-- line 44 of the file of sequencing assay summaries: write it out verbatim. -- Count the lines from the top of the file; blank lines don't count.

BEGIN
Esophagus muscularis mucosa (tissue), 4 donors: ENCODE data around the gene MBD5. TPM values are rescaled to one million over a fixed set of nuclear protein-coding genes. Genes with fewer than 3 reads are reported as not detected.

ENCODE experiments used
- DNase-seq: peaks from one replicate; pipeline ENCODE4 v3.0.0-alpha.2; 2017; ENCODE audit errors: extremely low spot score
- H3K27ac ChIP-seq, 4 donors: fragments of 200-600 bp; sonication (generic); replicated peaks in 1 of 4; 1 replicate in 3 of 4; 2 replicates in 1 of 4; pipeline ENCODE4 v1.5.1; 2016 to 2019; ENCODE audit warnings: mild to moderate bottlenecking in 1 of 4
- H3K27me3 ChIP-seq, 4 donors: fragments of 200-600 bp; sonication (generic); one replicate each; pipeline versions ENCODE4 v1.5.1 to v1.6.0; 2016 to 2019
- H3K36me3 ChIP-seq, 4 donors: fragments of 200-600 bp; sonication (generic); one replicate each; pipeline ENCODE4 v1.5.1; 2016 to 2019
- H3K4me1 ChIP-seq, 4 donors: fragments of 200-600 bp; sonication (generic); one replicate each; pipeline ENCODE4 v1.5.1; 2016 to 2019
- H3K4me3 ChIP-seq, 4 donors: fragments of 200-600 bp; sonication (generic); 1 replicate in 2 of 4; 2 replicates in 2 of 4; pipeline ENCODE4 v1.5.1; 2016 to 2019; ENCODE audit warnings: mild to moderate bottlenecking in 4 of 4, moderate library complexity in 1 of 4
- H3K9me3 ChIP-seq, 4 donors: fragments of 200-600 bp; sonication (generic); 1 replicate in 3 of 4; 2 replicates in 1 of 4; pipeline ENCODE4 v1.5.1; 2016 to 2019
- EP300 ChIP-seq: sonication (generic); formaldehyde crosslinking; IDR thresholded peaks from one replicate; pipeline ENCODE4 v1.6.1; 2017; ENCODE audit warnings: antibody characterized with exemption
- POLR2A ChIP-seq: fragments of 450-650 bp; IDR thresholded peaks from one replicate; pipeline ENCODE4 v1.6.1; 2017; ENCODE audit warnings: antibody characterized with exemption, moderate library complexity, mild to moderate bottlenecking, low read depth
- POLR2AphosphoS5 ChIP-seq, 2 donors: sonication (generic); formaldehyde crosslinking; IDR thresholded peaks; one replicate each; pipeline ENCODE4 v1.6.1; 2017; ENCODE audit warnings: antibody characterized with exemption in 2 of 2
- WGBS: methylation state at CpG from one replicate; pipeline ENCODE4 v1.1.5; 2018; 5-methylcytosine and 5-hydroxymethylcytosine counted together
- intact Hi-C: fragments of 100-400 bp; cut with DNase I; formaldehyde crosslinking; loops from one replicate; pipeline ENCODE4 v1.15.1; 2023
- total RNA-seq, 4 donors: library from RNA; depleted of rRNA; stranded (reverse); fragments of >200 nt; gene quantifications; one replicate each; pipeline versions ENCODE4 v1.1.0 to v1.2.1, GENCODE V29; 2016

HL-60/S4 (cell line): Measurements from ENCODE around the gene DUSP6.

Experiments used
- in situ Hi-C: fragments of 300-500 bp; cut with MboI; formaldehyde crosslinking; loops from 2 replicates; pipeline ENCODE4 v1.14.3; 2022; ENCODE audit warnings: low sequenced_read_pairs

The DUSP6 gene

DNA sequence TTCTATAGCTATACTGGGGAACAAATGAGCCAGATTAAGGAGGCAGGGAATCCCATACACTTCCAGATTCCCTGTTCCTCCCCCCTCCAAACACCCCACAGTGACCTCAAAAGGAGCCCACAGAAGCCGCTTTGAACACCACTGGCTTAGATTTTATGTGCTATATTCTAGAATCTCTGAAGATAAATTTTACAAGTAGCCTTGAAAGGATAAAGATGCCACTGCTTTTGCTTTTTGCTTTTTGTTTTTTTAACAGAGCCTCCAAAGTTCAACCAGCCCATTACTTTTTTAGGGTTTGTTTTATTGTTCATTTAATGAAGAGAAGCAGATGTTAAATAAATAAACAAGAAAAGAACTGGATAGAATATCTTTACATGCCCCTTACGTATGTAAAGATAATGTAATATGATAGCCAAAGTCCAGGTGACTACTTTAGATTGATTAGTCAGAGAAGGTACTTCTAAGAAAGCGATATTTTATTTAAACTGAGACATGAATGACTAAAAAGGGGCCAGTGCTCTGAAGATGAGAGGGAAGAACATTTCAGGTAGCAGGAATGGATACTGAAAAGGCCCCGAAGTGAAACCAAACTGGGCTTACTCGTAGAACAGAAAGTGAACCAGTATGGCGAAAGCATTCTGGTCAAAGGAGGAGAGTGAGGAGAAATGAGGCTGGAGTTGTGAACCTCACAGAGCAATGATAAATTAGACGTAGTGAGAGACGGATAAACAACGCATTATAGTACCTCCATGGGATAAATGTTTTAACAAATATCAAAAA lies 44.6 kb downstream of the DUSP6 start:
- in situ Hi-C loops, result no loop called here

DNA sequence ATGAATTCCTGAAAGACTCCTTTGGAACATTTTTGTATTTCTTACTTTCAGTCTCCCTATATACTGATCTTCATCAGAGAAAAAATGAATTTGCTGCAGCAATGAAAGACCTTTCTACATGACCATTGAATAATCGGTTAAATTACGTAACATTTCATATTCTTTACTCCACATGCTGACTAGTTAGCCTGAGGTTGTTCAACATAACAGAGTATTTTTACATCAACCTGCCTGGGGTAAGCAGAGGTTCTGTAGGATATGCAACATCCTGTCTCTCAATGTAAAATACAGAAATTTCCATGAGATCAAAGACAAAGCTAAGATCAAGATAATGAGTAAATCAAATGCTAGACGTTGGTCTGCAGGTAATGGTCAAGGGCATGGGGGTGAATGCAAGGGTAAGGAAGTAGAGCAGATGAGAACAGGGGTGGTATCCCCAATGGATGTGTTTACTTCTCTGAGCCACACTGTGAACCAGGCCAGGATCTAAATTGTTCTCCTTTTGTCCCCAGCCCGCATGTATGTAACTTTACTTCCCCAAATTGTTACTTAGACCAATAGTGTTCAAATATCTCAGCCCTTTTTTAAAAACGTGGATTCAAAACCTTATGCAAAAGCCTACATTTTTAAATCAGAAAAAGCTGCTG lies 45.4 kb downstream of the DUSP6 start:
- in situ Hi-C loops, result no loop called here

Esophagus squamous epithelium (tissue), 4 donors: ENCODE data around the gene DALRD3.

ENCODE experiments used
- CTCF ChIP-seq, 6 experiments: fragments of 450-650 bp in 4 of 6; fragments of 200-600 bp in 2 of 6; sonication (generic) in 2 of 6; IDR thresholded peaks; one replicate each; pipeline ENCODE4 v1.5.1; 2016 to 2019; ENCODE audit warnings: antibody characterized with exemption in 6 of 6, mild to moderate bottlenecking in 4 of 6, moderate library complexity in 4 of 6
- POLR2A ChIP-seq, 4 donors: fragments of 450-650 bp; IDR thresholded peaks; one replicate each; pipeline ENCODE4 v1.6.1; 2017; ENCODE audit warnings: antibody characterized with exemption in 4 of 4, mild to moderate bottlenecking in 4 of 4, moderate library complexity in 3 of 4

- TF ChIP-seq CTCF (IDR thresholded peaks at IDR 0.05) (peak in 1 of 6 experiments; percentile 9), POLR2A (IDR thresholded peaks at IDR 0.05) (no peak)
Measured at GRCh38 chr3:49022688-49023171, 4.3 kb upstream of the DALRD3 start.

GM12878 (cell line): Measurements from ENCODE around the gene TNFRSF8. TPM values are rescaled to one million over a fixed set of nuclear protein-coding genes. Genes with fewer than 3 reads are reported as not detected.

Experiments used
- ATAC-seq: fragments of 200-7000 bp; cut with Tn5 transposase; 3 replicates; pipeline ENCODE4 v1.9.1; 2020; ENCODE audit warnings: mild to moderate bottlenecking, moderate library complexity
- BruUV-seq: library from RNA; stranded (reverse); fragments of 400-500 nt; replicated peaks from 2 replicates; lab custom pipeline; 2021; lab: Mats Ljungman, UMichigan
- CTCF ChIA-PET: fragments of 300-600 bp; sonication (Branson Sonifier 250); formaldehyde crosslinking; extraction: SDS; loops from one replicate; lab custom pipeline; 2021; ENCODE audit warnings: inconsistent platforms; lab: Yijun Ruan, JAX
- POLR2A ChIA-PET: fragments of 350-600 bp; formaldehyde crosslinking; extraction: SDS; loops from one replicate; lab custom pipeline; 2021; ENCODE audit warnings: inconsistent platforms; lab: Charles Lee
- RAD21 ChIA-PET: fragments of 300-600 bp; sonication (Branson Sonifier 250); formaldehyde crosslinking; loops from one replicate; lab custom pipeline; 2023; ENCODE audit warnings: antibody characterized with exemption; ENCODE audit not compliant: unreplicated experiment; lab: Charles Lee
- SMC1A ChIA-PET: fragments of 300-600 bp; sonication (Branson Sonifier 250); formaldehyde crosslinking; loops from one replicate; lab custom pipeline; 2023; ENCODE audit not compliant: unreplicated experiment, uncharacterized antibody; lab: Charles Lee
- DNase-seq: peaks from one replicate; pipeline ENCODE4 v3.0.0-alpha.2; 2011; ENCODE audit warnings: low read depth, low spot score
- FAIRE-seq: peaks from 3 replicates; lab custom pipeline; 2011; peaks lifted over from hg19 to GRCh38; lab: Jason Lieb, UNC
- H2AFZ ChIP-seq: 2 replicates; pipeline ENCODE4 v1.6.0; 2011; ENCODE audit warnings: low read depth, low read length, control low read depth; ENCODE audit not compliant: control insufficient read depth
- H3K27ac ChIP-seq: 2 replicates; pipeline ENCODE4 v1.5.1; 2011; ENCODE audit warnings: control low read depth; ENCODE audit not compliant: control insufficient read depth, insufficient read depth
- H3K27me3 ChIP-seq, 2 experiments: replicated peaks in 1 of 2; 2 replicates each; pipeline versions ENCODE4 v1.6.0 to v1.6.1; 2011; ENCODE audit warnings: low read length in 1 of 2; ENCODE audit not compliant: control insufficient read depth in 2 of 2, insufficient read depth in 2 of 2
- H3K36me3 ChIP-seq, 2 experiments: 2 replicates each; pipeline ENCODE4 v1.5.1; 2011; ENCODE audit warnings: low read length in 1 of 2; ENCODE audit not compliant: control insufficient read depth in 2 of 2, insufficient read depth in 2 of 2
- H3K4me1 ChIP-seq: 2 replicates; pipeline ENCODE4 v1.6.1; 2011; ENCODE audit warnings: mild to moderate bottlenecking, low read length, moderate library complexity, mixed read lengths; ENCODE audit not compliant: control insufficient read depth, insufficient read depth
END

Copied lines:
- H3K4me1 ChIP-seq: 2 replicates; pipeline ENCODE4 v1.6.1; 2011; ENCODE audit warnings: mild to moderate bottlenecking, low read length, moderate library complexity, mixed read lengths; ENCODE audit not compliant: control insufficient read depth, insufficient read depth